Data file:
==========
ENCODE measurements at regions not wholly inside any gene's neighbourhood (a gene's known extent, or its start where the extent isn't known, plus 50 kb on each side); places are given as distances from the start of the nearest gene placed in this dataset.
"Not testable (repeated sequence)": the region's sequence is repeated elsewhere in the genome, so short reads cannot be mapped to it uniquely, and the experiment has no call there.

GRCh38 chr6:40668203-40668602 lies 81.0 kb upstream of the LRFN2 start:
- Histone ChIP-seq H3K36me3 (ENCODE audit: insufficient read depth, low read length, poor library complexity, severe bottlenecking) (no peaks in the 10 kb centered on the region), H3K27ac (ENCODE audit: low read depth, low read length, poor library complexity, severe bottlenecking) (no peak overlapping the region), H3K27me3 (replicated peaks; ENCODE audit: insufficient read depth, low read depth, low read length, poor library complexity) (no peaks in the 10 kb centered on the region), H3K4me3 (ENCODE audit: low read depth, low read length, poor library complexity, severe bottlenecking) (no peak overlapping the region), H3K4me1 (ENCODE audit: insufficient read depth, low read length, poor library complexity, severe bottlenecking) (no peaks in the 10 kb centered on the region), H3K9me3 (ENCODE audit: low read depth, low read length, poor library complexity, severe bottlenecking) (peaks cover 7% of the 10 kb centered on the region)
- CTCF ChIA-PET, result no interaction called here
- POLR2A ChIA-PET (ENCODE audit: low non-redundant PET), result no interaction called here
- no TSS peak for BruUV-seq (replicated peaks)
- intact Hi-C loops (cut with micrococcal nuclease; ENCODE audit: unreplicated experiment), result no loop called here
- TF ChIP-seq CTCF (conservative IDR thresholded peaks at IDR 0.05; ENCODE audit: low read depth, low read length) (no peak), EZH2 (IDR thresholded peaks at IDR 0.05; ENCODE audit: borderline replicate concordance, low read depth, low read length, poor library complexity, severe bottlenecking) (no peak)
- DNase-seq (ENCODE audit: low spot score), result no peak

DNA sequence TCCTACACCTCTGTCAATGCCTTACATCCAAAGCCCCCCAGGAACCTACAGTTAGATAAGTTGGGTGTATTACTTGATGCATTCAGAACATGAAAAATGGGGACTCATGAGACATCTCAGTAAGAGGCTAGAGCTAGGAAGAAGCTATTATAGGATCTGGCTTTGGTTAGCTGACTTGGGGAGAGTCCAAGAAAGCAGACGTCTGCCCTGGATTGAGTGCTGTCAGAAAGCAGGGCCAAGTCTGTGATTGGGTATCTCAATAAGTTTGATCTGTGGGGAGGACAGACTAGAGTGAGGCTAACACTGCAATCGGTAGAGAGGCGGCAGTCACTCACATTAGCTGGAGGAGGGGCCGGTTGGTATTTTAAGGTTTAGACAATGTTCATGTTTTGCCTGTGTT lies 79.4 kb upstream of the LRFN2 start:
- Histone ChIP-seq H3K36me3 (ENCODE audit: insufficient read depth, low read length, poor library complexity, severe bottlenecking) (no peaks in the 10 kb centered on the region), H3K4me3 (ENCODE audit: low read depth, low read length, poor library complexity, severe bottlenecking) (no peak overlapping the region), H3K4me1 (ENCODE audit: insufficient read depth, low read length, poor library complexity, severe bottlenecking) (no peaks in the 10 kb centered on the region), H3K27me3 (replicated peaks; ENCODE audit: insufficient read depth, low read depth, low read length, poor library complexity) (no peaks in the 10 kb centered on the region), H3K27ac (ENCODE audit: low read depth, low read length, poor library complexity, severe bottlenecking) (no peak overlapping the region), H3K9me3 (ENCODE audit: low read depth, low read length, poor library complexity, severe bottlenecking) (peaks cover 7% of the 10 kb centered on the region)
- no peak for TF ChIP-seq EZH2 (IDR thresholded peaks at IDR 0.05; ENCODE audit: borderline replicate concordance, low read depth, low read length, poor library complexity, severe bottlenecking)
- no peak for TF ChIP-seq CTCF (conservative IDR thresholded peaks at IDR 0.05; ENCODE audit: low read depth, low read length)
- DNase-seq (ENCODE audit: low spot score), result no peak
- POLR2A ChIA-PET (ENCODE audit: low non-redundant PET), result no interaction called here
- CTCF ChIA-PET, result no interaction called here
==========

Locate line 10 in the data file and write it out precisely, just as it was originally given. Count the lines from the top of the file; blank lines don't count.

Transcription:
- DNase-seq (ENCODE audit: low spot score), result no peak